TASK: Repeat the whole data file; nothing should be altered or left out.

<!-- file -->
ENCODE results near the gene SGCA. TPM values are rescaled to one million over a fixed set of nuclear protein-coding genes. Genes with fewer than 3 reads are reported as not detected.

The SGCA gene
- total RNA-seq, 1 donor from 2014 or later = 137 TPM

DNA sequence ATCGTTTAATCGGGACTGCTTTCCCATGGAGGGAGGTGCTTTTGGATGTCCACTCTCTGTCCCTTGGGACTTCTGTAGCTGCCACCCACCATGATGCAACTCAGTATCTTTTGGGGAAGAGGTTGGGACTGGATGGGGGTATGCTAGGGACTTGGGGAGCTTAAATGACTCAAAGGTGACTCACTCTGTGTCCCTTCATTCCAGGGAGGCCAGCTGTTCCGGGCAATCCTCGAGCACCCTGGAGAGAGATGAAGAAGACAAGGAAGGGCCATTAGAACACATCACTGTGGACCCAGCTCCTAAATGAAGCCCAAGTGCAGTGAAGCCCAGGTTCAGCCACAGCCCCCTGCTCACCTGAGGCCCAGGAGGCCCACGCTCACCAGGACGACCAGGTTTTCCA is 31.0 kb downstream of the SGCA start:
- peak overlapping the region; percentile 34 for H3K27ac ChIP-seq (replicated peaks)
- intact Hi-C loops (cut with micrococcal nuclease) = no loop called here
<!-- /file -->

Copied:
ENCODE results near the gene SGCA. TPM values are rescaled to one million over a fixed set of nuclear protein-coding genes. Genes with fewer than 3 reads are reported as not detected.

The SGCA gene
- total RNA-seq, 1 donor from 2014 or later = 137 TPM

DNA sequence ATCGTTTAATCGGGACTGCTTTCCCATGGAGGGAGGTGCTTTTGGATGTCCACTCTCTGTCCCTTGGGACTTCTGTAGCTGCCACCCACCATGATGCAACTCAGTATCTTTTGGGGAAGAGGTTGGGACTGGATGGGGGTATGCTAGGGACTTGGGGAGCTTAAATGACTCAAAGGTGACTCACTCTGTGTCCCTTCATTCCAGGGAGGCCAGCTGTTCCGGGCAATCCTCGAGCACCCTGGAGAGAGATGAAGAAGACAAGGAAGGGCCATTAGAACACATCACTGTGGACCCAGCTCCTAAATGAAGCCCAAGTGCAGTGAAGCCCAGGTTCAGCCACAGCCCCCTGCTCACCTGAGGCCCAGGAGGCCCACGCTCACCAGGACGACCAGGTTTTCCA is 31.0 kb downstream of the SGCA start:
- peak overlapping the region; percentile 34 for H3K27ac ChIP-seq (replicated peaks)
- intact Hi-C loops (cut with micrococcal nuclease) = no loop called here